Marathon Training Suggestions from a Novice
It struck me recently that I’ve actually had many opportunities to share some of my own running tips to several people. This is pretty comical when you consider that as a high schooler I was a pretty average (if not lousy) runner. I ran cross country and winter track for a season and managed cross country for a season just so I could be with my friends who were much more accomplished runners. I specifically enjoyed the bus rides and conversations with my buddies Brian Willem and Paul Braun. In the past six years, I’ve taken up running for several reasons. First, running has provided an avenue for “Jon-think” time. I truly enjoy the chance to think about all kinds of things during my runs. Second, running has helped to balance one of my other favorite hobbies – eating. I enjoy food, and I have found that I can eat more without positive waistline growth if I am consistent with my running. I believe my friends from high school have been amazed that I’m the first one of us to run a marathon. Actually during the past six years, I’ve run two marathons (Philadelphia and Baltimore), four half marathons (four Philadelphia Distance Runs), two ten milers (two Broad Street runs), two survival triathalons (two Lenape Survival Challenges), and dozens of 5Ks (too many to recount).
So what are my suggestions to someone who is considering running a longer race? Good question. Here’s a few things that come to mind:
1. Slow down! This may seem crazy, but for me it makes a lot of sense. So many people try to run a 5K or longer at their one mile pace. For most of us, this is simply unrealistic. Try running a minute or two per mile slower. Once you’ve done this, you can start adding mileage. I was amazed the first time I did this and was able to run nine miles all at the same time.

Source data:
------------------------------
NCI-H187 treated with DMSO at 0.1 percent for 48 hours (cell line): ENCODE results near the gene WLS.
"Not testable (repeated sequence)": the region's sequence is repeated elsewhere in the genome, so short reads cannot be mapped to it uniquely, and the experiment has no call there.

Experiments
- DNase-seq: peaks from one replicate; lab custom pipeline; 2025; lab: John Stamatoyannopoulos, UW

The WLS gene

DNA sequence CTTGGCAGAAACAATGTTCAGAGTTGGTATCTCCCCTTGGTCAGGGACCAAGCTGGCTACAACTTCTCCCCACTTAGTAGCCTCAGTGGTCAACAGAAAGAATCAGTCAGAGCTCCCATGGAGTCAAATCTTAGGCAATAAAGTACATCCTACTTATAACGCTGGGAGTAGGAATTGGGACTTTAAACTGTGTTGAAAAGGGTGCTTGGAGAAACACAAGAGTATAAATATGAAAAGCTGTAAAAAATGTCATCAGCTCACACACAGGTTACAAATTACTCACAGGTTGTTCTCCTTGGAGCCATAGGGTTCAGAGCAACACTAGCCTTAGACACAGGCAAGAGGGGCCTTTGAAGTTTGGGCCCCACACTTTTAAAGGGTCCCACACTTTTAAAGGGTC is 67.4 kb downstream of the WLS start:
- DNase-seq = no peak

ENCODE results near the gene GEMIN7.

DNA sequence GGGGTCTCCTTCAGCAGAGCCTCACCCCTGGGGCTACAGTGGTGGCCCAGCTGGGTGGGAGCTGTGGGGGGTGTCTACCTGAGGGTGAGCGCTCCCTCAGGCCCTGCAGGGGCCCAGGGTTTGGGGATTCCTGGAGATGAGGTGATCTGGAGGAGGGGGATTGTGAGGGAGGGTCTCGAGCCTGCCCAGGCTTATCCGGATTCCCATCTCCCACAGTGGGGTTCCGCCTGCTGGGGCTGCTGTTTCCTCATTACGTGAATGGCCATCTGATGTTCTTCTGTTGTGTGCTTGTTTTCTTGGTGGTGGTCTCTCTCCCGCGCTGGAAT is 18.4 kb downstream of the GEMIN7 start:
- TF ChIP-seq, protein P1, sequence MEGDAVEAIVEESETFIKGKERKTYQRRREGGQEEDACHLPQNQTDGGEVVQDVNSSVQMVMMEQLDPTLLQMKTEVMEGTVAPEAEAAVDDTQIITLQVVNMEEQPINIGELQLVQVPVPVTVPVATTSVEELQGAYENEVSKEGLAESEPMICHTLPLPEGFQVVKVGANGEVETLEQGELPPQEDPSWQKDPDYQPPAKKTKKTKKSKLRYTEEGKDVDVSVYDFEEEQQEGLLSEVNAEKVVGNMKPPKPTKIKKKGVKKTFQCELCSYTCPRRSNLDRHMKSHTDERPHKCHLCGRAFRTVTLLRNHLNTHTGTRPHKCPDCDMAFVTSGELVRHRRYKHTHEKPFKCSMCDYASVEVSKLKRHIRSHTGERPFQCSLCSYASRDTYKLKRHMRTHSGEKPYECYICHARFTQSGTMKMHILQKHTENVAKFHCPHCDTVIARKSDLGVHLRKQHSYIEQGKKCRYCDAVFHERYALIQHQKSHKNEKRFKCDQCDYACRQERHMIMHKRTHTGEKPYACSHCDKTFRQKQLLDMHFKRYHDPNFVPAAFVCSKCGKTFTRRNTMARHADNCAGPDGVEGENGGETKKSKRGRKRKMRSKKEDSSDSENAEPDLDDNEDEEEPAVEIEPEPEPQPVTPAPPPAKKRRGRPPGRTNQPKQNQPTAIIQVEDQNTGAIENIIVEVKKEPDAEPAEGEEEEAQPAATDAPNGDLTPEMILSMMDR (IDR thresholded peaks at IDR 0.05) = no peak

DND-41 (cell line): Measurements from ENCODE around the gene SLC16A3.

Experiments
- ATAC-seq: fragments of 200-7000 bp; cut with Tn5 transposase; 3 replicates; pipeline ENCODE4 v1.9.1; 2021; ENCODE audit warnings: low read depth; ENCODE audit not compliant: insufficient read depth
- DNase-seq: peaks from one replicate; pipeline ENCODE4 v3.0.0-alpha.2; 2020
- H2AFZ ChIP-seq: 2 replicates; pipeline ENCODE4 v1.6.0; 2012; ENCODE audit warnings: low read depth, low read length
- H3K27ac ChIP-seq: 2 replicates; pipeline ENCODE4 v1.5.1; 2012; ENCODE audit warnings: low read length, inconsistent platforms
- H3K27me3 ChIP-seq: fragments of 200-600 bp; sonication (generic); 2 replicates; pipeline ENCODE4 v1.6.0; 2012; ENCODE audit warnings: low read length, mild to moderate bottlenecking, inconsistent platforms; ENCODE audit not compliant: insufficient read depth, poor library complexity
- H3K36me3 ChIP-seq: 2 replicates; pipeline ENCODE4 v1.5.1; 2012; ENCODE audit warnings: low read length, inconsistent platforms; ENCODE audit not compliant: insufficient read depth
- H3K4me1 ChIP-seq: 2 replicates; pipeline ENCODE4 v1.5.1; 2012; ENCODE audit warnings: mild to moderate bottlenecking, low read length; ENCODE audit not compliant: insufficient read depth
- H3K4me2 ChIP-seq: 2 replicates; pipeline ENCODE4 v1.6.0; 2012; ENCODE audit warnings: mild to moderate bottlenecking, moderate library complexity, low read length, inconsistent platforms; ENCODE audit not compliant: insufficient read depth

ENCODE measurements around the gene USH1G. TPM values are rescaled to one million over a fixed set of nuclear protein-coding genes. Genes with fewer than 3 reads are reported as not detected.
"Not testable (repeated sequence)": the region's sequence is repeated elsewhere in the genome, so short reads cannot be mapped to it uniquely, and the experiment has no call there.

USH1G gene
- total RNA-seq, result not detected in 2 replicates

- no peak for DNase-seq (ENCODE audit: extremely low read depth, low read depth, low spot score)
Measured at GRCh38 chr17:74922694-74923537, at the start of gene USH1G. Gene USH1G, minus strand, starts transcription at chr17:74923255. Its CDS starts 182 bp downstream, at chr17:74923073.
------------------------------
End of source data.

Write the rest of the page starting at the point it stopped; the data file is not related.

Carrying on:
2. Find a running partner. This was critical for me at the beginning. Joe Homan was a huge part of my initial running resurgence. We held each other accountable to getting up on those days when we both felt like being in bed. I didn’t want to leave him hanging, and I knew he wouldn’t leave me waiting for an early morning run.
3. Eat smart. Food is an important part of keeping your energy strong throughout your training. Don’t eat foods that you know will upset your stomach during those long runs. Find foods that will give you good energy and hydration. Fruit is a big part of a runner’s diet. I believe it’s also important to get the appropriate levels of protein to help build and rebuild your muscles.
4. Get sleep. This may sound crazy, but sleep is important to maintaining my energy for the runs but more importantly for the rest of my day.
5. Drink smart. Drinks lots of water throughout the day. When you start running longer distances consider carrying water or dropping water off on your route that you can pick up while you’re running. I’ve also found that energy gels are helpful on the longer runs. Don’t try this out during your race. Make sure you test the energy gel thing during your training. Your stomach will most likely respond differently to the many different kinds of gels that are out there.
6. Get the right shoes. There are many running stores around that will help you find the right pair of shoes for your feet. I actually went to a store in Allentown, PA that let me run outside in nine different pairs of shoes before I found the right pair for me. I run in Asics Gel Landreths right now. I have two pairs that I try to rotate. (Actually, I’m in need of two new pairs as mine are way past their normal mileage for appropriate cushioning.)
7. Start reading running magazines. I read Runner’s World and Running Times regularly. These magazines provide great tips for runners at all levels. For me, they also provide stories of inspiration of other average “jons” who are making a go at this running thing.
8. Set goals. Find a race that interests you and put it on your calendar. Make it your goal to be ready for this race. If I run another marathon, I want it to be in another state. That’s part of the reason that I’m considering the New Jersey Marathon on May 4th in Long Branch, NJ.
9. Cross train. I really should do a better job of this. I know it’s important to keeping your body healthy. Consider swimming or biking.
10. Have fun. Believe it or not, running can be fun.
Well, these are just a few of my thoughts. Let me know if you have any ideas to add to my list.
Until the next post, run…